Best Sellers: Fiction

  1. My Brilliant Friend, Elena Ferrante
  2. At the Edge of the Orchard, Tracy Chevalier
  3. Salt Creek, Lucy Treloar
  4. Hope Farm, Peggy Frew
  5. The Life of Elves, Muriel Barberry
  6. A Little Life, Hanya Yanagihara
  7. The Promise Seed, Cass Moriarty
  8. A Few Days in the Country and Other Stories, Elizabeth Harrower
  9. The High Places, Fiona McFarlane
  10. Brother of the More Famous Jack, Barbara Trapido

Patrick Holland’s Shelf Talkers


This month’s author recommendations is from local writer Patrick Holland, who’ll be joining us in-store on April 19th to discuss his upcoming novel One. Click on the image to book tickets to the event!


I read a lot of books at once, bits and pieces of them. Among the most interesting things I’ve read lately are The Collected Stories of Paul Bowles. The stories evoke an atmosphere of North Africa/Tangiers that you feel sure is authentic, even though you’ve never been – and never can go to Tangiers circa 1950. The best stories are a strange as Kipling, but, and this accusation was sometimes levelled at Kipling, the author seems to have no normal human sentiments at all. It’s said the Russian realists devoted themselves to objectivity, but we all know what kind of men Tolstoy and Dostoyevsky were i.e. good men. I have no idea how Bowles feels on any moral issue, at times he’s properly frightening in his coldness, and yet, the stories are incredibly compelling, and the strange distance he puts you at, no doubt contributes to this.

On the other hand, also on Africa (I’m planning to go soon), I’ve been reading Ryszard Kapuściński’s book of travel essays, In the Shadow of the Sun. It’s easily the best travel book I’ve ever read, and I wish I’d read it before I wrote Riding the Trains in Japan. I realise now, the aesthetic principles that govern Kapuściński’s book are the ones I was trying to follow. I love Hemingway and Okri on Africa, but Kapuściński makes you breathe the air and taste the water.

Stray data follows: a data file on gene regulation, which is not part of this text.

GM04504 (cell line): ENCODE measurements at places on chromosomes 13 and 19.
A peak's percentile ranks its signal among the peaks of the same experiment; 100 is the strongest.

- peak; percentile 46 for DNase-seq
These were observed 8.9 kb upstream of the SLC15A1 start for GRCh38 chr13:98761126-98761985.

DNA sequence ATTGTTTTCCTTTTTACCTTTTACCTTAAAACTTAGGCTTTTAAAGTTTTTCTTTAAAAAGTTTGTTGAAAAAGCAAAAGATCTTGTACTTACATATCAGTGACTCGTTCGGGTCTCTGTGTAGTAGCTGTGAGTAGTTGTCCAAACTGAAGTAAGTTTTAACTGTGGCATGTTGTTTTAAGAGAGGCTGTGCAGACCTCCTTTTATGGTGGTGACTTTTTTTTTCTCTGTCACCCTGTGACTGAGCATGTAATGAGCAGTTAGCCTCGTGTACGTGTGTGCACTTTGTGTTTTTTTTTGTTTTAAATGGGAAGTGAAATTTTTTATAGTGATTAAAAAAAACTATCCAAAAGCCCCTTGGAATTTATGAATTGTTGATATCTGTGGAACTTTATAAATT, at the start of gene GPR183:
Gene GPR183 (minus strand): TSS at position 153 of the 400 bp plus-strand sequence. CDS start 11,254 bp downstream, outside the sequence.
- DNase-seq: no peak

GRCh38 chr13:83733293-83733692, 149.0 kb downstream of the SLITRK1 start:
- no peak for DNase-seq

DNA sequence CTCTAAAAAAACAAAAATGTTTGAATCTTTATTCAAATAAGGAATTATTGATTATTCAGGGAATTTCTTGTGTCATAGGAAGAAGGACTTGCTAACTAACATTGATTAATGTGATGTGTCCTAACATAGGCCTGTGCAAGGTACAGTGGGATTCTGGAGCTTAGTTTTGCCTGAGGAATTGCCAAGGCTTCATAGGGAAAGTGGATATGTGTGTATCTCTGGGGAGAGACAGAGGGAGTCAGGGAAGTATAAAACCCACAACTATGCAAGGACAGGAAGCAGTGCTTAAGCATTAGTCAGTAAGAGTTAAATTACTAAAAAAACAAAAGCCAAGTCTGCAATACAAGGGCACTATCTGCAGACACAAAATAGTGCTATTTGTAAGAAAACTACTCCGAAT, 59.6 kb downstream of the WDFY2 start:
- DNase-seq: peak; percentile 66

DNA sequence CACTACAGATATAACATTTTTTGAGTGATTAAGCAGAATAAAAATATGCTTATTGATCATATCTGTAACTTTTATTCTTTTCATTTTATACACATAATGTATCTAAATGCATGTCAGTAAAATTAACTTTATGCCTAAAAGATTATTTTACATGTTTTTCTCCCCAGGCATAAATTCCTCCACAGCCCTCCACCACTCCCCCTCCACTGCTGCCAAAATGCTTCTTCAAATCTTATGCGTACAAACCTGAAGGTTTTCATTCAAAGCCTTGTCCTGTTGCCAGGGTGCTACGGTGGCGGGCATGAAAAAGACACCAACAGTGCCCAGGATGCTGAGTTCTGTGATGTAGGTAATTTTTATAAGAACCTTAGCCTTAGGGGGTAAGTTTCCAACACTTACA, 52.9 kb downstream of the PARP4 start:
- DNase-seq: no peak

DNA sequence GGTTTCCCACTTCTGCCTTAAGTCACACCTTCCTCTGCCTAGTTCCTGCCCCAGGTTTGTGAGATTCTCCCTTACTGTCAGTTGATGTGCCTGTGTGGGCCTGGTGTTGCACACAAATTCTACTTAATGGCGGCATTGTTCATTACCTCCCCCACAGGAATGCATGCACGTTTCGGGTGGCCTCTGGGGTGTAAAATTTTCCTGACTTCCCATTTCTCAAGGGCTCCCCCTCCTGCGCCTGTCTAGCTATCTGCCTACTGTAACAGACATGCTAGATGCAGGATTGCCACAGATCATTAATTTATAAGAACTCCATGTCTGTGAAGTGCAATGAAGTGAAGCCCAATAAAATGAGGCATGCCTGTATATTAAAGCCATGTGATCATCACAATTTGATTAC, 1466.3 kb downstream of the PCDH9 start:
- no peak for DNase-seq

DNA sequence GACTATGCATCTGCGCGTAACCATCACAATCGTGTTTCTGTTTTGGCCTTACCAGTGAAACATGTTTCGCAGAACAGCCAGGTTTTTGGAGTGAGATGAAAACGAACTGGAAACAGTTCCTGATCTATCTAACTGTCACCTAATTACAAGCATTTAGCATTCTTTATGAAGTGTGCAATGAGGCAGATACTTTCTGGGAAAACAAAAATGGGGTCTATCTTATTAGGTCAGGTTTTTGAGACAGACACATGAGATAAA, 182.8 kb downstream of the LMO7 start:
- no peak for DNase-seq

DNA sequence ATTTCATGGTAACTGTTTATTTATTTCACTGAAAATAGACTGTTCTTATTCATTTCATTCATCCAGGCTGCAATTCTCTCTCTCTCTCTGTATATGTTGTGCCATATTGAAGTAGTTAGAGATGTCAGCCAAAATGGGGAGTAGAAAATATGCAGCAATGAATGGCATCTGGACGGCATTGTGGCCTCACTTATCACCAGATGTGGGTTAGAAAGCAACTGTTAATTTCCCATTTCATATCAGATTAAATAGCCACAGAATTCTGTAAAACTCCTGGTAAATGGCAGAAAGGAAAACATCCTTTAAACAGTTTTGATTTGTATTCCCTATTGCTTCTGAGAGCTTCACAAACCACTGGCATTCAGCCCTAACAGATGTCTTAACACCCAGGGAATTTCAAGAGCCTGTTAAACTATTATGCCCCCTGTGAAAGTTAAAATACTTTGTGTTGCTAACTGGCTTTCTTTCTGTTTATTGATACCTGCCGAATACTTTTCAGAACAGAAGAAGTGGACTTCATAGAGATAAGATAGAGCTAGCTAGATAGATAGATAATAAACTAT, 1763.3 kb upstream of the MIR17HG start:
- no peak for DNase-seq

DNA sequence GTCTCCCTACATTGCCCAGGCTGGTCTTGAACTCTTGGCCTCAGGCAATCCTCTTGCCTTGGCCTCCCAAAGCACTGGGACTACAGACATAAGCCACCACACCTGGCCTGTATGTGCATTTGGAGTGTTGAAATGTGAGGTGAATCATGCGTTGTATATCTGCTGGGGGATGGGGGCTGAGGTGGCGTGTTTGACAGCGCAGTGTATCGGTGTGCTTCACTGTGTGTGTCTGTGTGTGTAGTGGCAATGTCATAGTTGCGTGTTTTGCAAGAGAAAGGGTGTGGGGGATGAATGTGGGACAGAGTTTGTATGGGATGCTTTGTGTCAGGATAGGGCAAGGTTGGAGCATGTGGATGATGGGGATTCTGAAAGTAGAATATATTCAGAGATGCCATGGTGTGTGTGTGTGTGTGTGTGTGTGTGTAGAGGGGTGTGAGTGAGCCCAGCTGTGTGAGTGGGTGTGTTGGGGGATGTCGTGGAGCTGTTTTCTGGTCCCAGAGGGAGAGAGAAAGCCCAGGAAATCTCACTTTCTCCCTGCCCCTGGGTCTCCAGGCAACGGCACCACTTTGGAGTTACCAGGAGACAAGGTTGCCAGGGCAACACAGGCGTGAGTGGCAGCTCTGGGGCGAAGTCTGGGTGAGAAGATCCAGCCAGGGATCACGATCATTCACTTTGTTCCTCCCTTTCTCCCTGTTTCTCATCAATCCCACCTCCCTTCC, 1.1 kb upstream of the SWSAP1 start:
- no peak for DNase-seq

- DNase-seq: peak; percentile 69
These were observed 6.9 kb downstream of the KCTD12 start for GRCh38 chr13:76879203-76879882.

The other book I’ve been picking up when I can is Edward Seidensticker’s translation of Lady Murasaki’s The Tale of Genji. I’ve spent plenty of time in the places this – perhaps the first novel ever written – takes place in. But apart from that simple joy of reading about places you know, I enjoy Murasaki’s weaving of plotlines, concerning dozens of characters, and the minimalist poetry she retains throughout. The effect is completely immersive. Like cycling up a mounting, reading Genji you forgot your troubles for a bit.

Ah, and I’m also reading Robert Dessaix’s Night Letters. I’ve come really late to Dessaix – this is the first of his I’ve ever read, and though I’m only about thirty pages in, it’s already an enthralling meditation. It’s the sort of book that blows any preconceived ideas you have about the thematic and stylistic parameters of Australian Literature out the window.

Top 10: Fiction

  1. The High Places, Fiona McFarlane
  2. My Brilliant Friend, Elena Ferrante
  3. All the Light We Cannot See, Anthony Doerr
  4. The Buried Giant, Kazuo Ishiguro
  5. The Promise Seed, Cass Moriarty
  6. Thirteen Ways of Looking, Colum McCann
  7. The Midnight Watch, David Dyer
  8. The Noise of Time, Julian Barnes
  9. Fates and Furies, Lauren Groff
  10. Salt Creek, Lucy Treloar

Top 10: Fiction

  1. The High Places, Fiona McFarlane
  2. At the Edge of the Orchard, Tracy Chevalier
  3. Brooklyn, Colm Toibin
  4. The Whites, Richard Price
  5. Did You Ever Have a Family, Bill Clegg
  6. A Little Life, Hanya Yanagihara
  7. Angle of Repose, Wallace Stegner
  8. My Name is Lucy Barton, Elizabeth Strout
  9. The Japanese Lover, Isabel Allende
  10. The Natural Way of Things, Charlotte Wood